57 (Clinical Trial or Clinical Trial, Phase II or Clinical Trial, Phase III or Clinical Trial, Phase IV).pt.
58 Multicenter Study.pt.
59 (random* or sham or placebo*).ti.
60 ((singl* or doubl*) adj (blind* or dumm* or mask*)).ti.
61 ((tripl* or trebl*) adj (blind* or dumm* or mask*)).ti.
62 (control* adj3 (study or studies or trial*)).ti.
63 (non-random* or nonrandom* or quasi-random* or quasirandom*).ti.
64 (allocated adj "to").ti,ab.
65 Cohort Studies/
66 Longitudinal Studies/
67 Prospective Studies/
68 Follow-Up Studies/
69 Retrospective Studies/
70 Case-Control Studies/
71 Cross-Sectional Study/
72 (observational adj3 (study or studies or design or analysis or analyses)).ti.
73 cohort.ti.
74 (prospective adj7 (study or studies or design or analysis or analyses or cohort)).ti.
75 ((follow up or followup) adj7 (study or studies or design or analysis or analyses)).ti.
76 ((longitudinal or longterm or (long adj term)) adj7 (study or studies or design or analysis or analyses or data or cohort)).ti.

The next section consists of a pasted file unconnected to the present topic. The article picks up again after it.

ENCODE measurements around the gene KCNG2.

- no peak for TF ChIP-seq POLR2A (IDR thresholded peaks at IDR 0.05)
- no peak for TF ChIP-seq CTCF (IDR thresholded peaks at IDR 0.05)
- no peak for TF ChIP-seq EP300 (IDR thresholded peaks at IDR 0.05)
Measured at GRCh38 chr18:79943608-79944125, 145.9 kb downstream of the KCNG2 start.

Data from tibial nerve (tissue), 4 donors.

77 (retrospective adj7 (study or studies or design or analysis or analyses or cohort or data or review)).ti.
78 ((case adj control) or (case adj comparison) or (case adj controlled)).ti.
79 (case-referent adj3 (study or studies or design or analysis or analyses)).ti.
80 (population adj3 (study or studies or analysis or analyses)).ti.
81 (cross adj sectional adj7 (study or studies or design or research or analysis or analyses or survey or findings)).ti.
82 or/46-81
83 82 not case reports.pt.
84 5 and 28 and 83
85 84
86 limit 85 to (english language and yr="2006 -Current")

 

OTHER DATABASES
PubMed Same MeSH, keywords, limits, and study types used as per MEDLINE search, with appropriate syntax used.

Cochrane Library
Issue 3, 2011

Same MeSH, keywords, and date limits used as per MEDLINE search, excluding study types and Human restrictions. Syntax adjusted for Cochrane Library databases.

 

GREY LITERATURE SEARCHING
Dates for Search: March 21-25, 2011
Keywords: Included terms for implantable cardioverter-defibrillators and radionuclide imaging
Limits: English language

The following sections of the CADTH grey literature checklist, "Grey matters: a practical search tool for evidence-based medicine" (http://www.cadth.ca/en/resources/grey-matters) were searched:

  • Health Technology Assessment Agencies (selected)
  • Clinical Practice Guidelines
  • Databases (free)
  • Internet Search